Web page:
Hello Jan,
Are there possibilities to get the apsp (all-pairs-shortest-path) matrix as
a (i.e. numpy) array?
No, unfortunately not - if I wanted to do this, I would have to make
the glue code between igraph and Python (i.e. the C source of the
python-igraph module) to be dependent on numpy's C source, and I'd
rather avoid that.
The other possibility would be to parallelize multiple sssp
(single-source-shortest-path) runs to get the apsp matrix, is this possible
from within python?
The Python interpreter contains a global interpreter lock (GIL) that
prevents multiple threads from running Python code at the same time,
so that's probably not an option either. You could try the
multiprocessing module, which distributes the work between multiple
Python processes, but I doubt that's going to improve things a lot as
there is a certain overhead associated to the usage of multiple
processes (for instance, the graph itself has to be copied to all the
processes).
I tried to program a python extension module to get the sum of distances
between all pairs for the unweighted case, by doing:
This is probably your best bet. However, judging from your C code, you
basically need the total number of connected vertex pairs and the
total path length of all the connected vertex pairs. The total number
of connected vertex pairs can be calculated in an easier way by
decomposing the graph into connected components first (using
igraph_decompose(), or Graph.decompose() from Python), and then
summing |V|*(|V|-1)/2 for all the connected components (where |V| is
the number of vertices in the connected component). This might also
make the calculation of the SSSP sum faster because the matrices for
which you have to take the sum also become smaller (if your graph
consists of many connected components of roughly equal size).
For the weighted case, I dont know how to extract an igraph_vector_t with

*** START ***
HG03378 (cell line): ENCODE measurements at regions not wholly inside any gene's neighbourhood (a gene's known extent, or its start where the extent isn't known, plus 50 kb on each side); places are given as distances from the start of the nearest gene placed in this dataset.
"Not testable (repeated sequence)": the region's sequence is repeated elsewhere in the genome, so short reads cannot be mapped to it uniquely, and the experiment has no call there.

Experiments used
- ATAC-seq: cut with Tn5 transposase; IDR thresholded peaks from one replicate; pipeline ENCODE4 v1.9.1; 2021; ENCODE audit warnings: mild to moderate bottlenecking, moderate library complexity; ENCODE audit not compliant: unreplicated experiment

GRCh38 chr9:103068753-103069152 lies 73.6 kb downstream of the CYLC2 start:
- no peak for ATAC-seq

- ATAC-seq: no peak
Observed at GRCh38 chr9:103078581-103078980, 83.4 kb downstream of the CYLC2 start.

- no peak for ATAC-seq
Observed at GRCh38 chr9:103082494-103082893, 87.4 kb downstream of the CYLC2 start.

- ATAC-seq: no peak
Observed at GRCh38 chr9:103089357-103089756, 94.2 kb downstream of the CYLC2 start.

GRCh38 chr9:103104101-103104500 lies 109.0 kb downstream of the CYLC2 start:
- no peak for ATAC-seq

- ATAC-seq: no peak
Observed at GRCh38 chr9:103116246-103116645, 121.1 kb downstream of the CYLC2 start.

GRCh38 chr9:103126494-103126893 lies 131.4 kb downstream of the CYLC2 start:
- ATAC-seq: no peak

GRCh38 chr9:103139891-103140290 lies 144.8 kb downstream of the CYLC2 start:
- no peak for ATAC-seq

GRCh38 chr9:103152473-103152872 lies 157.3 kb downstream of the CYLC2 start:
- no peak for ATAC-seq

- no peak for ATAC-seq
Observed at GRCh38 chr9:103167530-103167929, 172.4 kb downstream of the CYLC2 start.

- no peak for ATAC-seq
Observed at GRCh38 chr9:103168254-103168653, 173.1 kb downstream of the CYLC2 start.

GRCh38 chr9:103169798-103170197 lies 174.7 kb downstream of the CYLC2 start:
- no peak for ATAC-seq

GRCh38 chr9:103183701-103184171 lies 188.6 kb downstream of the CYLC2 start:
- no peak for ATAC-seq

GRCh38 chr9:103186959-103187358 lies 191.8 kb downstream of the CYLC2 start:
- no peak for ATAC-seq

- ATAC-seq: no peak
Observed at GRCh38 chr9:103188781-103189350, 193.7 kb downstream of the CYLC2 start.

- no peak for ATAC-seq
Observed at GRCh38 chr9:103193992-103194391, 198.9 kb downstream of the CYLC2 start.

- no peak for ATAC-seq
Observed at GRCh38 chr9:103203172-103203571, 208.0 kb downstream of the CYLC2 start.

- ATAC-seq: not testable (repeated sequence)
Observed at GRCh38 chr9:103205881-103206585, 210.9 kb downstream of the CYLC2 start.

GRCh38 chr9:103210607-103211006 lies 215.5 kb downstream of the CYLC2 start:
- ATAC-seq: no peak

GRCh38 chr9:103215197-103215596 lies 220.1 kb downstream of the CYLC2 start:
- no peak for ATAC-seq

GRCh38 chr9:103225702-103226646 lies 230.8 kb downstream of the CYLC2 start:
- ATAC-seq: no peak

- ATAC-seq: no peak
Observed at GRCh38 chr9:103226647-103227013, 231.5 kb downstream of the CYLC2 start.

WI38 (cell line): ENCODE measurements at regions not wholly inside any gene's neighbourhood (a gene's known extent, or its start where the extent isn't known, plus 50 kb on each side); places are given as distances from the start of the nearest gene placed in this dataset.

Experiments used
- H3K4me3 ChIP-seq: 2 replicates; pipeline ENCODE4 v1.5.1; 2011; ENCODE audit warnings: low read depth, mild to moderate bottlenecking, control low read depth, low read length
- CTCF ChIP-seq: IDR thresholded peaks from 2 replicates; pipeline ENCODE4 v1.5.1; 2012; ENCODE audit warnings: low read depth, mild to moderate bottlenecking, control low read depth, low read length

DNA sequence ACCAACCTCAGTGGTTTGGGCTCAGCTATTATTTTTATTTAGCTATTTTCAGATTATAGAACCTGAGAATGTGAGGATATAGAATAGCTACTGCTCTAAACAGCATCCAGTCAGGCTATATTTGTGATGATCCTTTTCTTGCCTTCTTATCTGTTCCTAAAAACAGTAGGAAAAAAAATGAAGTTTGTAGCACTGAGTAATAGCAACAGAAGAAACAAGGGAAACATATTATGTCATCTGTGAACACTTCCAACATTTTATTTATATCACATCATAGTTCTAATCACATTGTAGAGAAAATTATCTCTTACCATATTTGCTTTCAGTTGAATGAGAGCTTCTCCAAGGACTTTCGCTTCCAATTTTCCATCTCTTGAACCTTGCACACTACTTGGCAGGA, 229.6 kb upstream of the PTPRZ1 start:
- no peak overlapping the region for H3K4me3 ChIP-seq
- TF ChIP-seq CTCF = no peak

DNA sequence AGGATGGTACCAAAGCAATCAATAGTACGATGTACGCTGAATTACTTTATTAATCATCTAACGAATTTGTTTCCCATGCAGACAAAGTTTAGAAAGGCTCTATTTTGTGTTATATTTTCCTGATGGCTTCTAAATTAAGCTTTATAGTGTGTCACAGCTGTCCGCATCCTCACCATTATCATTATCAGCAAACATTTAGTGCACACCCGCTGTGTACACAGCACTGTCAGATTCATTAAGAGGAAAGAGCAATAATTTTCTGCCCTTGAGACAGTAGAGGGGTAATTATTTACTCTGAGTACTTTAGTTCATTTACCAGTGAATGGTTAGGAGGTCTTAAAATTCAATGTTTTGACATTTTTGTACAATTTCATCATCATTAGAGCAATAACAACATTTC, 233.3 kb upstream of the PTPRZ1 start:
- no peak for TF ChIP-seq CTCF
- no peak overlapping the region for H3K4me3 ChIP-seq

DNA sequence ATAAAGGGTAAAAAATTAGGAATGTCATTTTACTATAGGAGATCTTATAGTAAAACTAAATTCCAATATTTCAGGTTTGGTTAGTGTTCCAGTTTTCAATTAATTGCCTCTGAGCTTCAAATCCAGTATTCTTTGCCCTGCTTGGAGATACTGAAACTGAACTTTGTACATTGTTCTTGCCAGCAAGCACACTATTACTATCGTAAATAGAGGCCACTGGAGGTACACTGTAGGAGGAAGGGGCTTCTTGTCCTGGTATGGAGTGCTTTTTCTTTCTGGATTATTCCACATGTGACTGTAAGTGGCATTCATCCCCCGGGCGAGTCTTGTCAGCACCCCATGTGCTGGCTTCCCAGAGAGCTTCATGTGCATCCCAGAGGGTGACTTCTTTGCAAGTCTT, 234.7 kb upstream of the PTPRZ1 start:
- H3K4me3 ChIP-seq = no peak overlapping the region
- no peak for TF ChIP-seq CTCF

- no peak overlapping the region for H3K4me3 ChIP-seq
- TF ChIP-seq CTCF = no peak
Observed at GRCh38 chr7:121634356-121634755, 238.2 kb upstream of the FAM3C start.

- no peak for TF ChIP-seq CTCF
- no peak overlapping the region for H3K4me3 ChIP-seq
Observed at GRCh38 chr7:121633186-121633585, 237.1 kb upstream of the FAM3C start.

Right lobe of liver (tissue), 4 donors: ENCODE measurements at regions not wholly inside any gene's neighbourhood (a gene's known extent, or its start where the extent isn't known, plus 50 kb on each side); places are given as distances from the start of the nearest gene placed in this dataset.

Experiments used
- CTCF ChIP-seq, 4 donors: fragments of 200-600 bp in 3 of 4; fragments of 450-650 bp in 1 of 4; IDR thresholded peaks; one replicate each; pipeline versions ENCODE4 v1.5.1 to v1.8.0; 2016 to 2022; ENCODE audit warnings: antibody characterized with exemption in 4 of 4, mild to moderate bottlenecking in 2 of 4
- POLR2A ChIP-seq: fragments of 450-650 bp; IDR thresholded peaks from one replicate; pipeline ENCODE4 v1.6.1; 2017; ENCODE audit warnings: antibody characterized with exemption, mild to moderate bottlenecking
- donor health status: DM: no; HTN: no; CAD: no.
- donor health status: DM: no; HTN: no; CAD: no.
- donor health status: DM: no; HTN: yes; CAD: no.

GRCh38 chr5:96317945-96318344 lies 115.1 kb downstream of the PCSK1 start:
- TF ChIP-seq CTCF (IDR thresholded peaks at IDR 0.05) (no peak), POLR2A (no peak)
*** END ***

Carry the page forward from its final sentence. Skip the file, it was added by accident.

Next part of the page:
the edge weights from a graph.
It depends on whether your graph was constructed from C or Python. If
you work purely in C, you need to attach an attribute handler first -
this tells igraph how to store the attributes purely using C data
structures. See
http://igraph.org/c/doc/igraph-Attributes.html#idm470944161648 for
more information. If your graph comes from Python, then you have to be
aware that the Python interface attaches its own attribute handler to
igraph (to make it possible to use arbitrary Python objects as
attribute values), so the best way is to "call back" to the Python
layer and ask Python to retrieve the attributes. For instance, if you
have a PyObject* that represents your graph, you can use
es = PyObject_GetAttrString(graph, "es");
to get the edge sequence of your graph, then call
PyMapping_GetItemString(vs, "weight")
to get a Python list containing the edge weights (which you then have
to turn to C floats using PyList_GetItem, PyNumber_Float and
PyFloat_AsDouble. I know this is a bit tedious, but this is the only
way to avoid depending on how exactly the Python interface stores the
attributes.
You can take a look at igraphmodule/convert.c in the source code of
the Python interface to get an idea of how the Python interface
converts between Python data structures and their C counterparts; for
instance, it contains a function named
igraphmodule_PyObject_to_vector_t that shows how the Python interface
attempts to convert an arbitrary Python object to an igraph_vector_t:
https://github.com/igraph/python-igraph/blob/master/src/convert.c#L793
All the best,
Tamas
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